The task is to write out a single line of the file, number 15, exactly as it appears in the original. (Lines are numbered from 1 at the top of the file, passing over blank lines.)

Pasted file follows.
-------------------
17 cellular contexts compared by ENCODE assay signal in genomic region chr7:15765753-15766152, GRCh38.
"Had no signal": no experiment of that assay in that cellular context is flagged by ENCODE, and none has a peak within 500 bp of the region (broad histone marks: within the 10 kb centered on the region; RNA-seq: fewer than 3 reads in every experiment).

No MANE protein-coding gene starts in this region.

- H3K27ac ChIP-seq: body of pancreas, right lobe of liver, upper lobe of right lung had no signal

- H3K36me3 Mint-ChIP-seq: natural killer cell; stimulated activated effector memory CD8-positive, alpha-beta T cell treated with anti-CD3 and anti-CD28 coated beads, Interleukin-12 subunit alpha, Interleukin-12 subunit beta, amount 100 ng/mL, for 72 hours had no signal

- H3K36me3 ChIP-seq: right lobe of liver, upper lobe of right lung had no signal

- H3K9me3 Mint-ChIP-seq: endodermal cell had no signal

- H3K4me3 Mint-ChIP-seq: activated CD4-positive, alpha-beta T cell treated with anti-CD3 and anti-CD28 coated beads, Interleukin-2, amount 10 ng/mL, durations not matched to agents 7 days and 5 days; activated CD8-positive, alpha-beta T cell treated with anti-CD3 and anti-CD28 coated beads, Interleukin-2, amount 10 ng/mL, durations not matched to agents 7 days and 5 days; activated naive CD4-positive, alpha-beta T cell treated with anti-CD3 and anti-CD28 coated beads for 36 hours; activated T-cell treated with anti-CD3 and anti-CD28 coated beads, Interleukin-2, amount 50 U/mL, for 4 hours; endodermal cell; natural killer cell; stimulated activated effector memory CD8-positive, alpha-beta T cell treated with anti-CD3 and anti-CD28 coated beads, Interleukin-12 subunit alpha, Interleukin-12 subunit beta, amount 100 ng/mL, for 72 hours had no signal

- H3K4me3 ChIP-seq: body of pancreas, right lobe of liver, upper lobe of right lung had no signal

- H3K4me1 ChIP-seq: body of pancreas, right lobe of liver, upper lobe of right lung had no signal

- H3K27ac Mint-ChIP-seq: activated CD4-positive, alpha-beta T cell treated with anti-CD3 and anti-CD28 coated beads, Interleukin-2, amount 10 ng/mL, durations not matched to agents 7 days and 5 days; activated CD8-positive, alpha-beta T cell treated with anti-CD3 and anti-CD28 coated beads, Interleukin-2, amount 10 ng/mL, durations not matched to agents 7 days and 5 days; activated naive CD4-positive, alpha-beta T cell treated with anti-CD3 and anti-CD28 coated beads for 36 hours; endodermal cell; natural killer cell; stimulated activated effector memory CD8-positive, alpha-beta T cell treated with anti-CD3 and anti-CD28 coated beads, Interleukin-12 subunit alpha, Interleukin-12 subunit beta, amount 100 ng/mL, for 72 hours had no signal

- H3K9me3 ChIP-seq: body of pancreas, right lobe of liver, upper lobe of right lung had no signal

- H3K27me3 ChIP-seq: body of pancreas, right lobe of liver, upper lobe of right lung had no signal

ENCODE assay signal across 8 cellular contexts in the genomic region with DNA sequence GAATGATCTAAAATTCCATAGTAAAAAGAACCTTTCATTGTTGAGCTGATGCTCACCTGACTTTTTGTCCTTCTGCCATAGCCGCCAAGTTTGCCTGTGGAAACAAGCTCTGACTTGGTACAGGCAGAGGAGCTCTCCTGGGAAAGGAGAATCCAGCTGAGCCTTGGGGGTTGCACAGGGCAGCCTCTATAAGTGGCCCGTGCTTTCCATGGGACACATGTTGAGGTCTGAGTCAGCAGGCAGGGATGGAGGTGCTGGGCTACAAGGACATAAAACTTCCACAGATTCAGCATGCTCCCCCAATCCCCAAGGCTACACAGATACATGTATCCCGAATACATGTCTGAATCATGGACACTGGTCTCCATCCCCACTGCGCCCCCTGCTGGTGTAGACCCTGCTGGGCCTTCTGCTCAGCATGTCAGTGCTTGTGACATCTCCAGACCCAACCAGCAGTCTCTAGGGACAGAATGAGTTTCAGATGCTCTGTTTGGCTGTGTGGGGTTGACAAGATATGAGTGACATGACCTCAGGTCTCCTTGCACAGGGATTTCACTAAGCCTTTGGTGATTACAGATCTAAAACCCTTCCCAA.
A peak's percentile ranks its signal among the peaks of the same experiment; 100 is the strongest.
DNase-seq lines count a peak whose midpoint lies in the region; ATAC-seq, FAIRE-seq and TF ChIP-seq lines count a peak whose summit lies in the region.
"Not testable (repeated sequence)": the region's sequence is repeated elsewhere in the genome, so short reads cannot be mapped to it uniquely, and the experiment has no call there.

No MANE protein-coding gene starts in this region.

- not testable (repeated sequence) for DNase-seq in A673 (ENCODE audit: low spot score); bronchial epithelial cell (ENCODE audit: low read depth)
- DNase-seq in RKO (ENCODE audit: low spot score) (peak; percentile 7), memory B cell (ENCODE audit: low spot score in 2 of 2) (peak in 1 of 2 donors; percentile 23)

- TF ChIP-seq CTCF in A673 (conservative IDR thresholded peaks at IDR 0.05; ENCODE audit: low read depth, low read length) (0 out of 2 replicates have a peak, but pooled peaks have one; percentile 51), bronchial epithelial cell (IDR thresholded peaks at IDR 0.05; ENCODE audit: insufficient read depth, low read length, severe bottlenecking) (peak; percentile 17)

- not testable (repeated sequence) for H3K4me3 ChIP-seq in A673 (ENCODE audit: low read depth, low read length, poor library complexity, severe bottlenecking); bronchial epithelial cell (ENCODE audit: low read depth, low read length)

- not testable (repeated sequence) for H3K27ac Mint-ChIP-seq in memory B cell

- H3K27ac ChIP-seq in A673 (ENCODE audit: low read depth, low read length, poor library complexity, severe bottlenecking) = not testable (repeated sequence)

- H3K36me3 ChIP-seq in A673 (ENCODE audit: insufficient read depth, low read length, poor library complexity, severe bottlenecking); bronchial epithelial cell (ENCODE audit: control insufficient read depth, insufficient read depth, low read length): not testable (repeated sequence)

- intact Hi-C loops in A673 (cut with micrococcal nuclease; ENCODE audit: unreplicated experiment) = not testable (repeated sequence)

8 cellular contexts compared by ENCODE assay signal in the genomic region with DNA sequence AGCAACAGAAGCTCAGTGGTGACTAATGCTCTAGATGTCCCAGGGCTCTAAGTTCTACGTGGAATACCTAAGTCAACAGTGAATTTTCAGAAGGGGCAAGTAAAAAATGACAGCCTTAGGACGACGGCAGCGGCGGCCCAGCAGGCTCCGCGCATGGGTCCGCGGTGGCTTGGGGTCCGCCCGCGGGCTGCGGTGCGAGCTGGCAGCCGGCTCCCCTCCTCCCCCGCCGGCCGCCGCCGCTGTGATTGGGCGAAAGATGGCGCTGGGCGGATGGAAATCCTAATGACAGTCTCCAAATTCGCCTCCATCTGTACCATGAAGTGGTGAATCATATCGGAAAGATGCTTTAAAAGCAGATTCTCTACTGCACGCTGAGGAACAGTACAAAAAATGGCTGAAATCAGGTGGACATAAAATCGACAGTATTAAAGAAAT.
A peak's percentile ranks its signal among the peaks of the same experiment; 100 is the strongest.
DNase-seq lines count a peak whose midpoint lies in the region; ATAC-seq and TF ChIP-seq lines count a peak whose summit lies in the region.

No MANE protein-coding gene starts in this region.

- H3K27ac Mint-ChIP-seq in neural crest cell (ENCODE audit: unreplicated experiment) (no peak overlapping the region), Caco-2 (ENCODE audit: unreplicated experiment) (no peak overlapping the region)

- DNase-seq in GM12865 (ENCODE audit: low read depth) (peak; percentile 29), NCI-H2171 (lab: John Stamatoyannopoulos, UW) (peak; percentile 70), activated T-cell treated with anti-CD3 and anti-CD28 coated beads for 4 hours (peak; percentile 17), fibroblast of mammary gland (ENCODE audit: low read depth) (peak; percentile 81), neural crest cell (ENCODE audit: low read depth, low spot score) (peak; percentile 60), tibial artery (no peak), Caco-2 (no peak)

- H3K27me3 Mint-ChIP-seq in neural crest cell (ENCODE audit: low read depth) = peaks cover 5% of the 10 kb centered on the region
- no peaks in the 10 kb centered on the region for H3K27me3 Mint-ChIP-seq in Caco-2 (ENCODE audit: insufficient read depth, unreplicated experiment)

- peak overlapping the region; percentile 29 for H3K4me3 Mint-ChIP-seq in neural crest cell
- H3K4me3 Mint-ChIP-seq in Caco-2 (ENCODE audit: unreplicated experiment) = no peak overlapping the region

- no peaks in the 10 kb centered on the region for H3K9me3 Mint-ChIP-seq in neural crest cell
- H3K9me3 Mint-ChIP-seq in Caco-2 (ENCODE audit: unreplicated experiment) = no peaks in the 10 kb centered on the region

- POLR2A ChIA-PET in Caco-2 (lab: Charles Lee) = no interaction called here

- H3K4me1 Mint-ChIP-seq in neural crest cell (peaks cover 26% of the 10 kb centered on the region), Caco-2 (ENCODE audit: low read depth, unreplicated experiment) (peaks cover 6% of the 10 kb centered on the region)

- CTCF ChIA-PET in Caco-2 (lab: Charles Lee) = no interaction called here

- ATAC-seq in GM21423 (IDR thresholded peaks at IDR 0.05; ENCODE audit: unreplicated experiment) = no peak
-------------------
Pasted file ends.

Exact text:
A peak's percentile ranks its signal among the peaks of the same experiment; 100 is the strongest.